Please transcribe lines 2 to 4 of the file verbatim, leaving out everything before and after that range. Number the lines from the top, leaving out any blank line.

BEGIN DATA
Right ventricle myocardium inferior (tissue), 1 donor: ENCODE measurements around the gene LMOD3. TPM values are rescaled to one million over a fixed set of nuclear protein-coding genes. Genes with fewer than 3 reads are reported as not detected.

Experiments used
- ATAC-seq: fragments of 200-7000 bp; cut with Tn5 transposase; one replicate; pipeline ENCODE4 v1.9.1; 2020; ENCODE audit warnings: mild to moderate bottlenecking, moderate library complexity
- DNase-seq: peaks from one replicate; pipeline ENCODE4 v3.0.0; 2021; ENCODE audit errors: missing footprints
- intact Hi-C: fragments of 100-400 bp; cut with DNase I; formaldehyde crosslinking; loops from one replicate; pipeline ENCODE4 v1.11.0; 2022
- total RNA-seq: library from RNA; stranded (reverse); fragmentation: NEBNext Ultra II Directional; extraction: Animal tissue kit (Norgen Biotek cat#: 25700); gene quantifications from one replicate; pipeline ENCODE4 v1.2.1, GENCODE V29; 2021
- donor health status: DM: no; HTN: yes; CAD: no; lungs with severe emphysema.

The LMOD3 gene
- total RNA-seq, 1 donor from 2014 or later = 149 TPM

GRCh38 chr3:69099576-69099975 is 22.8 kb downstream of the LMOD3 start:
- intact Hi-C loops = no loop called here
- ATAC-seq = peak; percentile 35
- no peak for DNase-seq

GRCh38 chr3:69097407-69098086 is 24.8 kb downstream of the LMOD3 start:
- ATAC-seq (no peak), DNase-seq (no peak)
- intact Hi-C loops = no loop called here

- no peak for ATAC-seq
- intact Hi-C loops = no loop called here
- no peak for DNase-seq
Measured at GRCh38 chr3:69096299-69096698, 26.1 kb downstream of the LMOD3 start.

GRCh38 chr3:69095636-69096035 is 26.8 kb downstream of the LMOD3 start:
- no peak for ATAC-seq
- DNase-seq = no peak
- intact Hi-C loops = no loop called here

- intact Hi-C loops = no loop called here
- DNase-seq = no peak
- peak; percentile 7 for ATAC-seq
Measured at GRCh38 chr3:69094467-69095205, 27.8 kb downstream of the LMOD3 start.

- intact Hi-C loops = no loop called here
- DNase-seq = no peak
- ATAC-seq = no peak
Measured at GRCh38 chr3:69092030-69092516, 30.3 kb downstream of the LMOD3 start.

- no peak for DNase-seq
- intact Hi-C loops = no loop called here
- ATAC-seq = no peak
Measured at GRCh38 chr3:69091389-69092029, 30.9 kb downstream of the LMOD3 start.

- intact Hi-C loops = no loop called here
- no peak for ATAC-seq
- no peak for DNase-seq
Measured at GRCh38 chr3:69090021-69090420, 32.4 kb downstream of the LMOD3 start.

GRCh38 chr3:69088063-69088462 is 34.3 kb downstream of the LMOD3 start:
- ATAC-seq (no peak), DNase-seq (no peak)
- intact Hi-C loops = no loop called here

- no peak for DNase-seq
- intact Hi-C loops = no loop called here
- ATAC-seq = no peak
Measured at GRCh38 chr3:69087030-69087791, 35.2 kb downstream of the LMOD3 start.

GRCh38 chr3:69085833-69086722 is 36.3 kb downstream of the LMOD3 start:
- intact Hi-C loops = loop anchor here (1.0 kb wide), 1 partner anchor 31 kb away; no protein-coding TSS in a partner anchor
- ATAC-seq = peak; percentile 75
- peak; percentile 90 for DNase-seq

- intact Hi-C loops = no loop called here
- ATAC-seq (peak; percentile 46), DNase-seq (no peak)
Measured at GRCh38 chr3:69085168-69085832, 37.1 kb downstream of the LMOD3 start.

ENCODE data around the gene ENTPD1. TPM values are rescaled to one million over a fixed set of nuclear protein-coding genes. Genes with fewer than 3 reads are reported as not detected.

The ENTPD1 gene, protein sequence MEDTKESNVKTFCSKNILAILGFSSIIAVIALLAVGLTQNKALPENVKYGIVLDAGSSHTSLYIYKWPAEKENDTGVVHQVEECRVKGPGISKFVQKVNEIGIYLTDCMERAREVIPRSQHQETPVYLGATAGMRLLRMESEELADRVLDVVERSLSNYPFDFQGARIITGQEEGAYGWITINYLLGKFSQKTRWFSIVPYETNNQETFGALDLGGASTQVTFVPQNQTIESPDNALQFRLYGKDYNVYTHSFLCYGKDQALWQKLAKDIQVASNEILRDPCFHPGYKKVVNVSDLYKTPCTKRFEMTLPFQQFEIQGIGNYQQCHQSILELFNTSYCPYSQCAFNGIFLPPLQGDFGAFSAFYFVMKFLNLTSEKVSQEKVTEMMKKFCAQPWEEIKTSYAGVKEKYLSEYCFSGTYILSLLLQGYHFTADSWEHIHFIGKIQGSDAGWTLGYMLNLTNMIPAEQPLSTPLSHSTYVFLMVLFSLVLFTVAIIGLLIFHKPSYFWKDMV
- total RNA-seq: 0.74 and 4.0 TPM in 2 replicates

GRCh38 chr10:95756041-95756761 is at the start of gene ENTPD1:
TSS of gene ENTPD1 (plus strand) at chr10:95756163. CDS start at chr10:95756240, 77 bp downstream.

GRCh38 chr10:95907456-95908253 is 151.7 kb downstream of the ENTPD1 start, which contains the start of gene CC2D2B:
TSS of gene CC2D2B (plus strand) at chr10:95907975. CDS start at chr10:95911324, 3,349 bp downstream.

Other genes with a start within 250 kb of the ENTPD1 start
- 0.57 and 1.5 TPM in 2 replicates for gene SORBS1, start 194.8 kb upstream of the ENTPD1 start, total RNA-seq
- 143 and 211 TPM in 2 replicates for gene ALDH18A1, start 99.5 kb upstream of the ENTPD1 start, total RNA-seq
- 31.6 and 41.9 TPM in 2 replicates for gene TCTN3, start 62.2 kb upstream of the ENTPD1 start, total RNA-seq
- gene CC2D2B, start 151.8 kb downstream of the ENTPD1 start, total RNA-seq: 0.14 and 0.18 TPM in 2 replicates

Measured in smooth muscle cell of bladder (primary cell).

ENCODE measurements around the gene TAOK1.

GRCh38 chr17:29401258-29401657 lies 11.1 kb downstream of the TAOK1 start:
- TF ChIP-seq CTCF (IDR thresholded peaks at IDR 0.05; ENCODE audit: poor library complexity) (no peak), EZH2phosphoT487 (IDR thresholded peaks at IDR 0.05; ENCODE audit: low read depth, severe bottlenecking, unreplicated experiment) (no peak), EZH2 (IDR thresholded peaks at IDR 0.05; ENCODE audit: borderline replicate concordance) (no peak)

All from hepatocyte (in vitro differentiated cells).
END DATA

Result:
Experiments used
- ATAC-seq: fragments of 200-7000 bp; cut with Tn5 transposase; one replicate; pipeline ENCODE4 v1.9.1; 2020; ENCODE audit warnings: mild to moderate bottlenecking, moderate library complexity
- DNase-seq: peaks from one replicate; pipeline ENCODE4 v3.0.0; 2021; ENCODE audit errors: missing footprints